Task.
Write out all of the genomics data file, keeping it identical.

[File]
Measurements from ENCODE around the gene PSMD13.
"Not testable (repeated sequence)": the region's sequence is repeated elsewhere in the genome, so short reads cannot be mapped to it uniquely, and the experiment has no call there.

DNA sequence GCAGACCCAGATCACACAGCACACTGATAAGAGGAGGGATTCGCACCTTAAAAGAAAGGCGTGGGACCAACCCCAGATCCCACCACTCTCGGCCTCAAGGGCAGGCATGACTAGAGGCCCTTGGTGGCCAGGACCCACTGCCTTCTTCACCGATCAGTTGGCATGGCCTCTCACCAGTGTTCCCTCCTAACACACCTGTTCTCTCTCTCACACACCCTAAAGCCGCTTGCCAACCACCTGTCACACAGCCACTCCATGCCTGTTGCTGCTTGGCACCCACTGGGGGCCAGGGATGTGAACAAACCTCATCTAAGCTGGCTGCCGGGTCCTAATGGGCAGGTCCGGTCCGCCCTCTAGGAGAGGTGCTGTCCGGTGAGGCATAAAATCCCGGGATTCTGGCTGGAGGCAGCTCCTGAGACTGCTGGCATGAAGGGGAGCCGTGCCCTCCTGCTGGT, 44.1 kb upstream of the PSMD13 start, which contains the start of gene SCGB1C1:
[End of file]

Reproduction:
Measurements from ENCODE around the gene PSMD13.
"Not testable (repeated sequence)": the region's sequence is repeated elsewhere in the genome, so short reads cannot be mapped to it uniquely, and the experiment has no call there.

DNA sequence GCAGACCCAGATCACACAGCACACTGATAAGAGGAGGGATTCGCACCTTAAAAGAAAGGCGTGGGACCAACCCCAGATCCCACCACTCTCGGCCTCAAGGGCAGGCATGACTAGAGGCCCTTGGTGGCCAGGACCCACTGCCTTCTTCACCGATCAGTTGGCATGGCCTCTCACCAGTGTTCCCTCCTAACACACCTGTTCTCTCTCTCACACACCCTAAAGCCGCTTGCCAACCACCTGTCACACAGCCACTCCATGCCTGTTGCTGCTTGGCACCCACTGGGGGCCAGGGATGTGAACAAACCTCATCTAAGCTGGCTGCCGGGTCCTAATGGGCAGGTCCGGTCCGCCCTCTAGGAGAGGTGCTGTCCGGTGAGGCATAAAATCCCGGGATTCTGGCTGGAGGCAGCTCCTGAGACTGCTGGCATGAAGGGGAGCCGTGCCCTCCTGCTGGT, 44.1 kb upstream of the PSMD13 start, which contains the start of gene SCGB1C1: